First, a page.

Monday, August 03, 2015

Reporters who recorded police in Ferguson will not be charged

(From ACLU of Missouri)

Journalists Bilgin Şaşmaz and Trey Yingst, who were both arrested for recording police during two separate protests in Ferguson, will not be charged and St. Louis County will aid their efforts to have information about their arrests removed from their records. The American Civil Liberties Union of Missouri filed lawsuits on their behalf and announced today that both cases have settled.

On the evening of Aug. 19, Şaşmaz had been photographing Ray Albers, a former St. Ann police office, who was pointing his weapon at protesters and yelling that he was going to kill them. A St. Louis County Police officer threw Şaşmaz violently to the pavement, handcuffed and arrested him, even though Şaşmaz repeatedly identified himself as a member of the media. Şaşmaz, of Middle Eastern descent, was working alongside many Caucasian reporters and photographers, who were not arrested but documented the interaction. The ACLU of Missouri filed a civil rights lawsuit last November.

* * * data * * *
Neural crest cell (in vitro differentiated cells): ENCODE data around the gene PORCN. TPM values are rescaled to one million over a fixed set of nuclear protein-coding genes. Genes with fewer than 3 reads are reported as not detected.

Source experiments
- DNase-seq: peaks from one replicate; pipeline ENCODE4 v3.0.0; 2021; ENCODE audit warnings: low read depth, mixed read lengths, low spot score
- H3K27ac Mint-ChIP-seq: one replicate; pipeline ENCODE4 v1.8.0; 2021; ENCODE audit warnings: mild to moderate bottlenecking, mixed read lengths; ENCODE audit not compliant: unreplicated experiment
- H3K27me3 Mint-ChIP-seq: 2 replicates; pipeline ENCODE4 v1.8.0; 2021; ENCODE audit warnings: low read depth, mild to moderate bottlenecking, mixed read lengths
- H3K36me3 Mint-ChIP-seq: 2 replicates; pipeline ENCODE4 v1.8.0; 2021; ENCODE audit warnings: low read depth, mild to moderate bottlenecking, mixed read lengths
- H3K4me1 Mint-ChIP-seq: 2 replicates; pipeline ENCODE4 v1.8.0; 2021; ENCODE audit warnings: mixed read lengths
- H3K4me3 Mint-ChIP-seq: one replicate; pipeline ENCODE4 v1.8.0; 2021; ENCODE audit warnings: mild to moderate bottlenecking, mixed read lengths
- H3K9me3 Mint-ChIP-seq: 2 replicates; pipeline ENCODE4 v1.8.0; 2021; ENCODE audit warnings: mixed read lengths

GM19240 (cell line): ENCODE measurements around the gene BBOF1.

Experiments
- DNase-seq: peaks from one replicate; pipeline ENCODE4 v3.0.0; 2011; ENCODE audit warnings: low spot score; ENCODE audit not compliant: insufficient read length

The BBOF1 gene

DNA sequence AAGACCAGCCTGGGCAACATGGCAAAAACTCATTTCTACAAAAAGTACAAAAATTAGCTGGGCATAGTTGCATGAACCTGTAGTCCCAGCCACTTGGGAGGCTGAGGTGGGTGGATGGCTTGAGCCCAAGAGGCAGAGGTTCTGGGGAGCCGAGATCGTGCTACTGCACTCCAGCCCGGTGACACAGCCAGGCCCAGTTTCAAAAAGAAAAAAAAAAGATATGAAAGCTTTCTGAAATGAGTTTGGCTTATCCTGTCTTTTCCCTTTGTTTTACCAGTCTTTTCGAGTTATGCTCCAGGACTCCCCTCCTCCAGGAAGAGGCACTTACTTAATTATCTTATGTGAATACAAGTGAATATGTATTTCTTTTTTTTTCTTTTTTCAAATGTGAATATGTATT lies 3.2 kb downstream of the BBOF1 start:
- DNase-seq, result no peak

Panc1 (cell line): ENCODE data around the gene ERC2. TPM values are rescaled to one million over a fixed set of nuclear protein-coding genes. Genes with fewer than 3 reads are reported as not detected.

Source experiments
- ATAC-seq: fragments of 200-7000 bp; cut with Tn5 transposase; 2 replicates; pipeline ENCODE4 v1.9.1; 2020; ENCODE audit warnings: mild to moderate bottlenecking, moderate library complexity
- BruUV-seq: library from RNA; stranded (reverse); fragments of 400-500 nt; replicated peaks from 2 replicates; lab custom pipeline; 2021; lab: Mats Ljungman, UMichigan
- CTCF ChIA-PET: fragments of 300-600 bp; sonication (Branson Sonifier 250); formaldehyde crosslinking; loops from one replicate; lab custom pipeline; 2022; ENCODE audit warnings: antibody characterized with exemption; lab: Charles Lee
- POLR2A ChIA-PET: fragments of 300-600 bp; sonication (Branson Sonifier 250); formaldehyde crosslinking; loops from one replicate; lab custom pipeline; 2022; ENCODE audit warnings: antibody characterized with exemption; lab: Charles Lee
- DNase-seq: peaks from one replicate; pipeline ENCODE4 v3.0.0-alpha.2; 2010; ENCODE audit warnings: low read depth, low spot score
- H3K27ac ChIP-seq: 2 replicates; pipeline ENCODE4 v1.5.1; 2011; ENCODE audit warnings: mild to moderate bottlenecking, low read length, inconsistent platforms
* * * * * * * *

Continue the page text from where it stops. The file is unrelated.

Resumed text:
Yingst was arrested on Nov. 22 while standing on a sidewalk and recording police efforts to clear the street. His arrest occurred one day after the ACLU of Missouri had, in another case, secured consent judgments against the Missouri State Highway Patrol, the County of St. Louis and the City of Ferguson requiring that the police respect the First Amendment rights of journalists.

“Bilgin and Trey are relieved to put these incidents behind them and to no longer have the possibility of criminal charges hanging over their heads. We are gratified that St. Louis County acknowledges that they should never have been arrested,” explains Tony Rothert, legal director of the ACLU of Missouri.

“We hope these settlements indicate that St. Louis County realizes mistakes were made in the arrest of people, including journalists, who were committing no crimes in Ferguson,” says Jeffrey Mittman, executive director of the ACLU of Missouri. “The First Amendment protects our right to protest and allows the press to document unfolding events so we can draw our own conclusions about the appropriateness of police conduct.”

Copies of the Yingst settlement and the Şaşmaz settlement can be found on the ACLU of Missouri website.

(New York Times photo)

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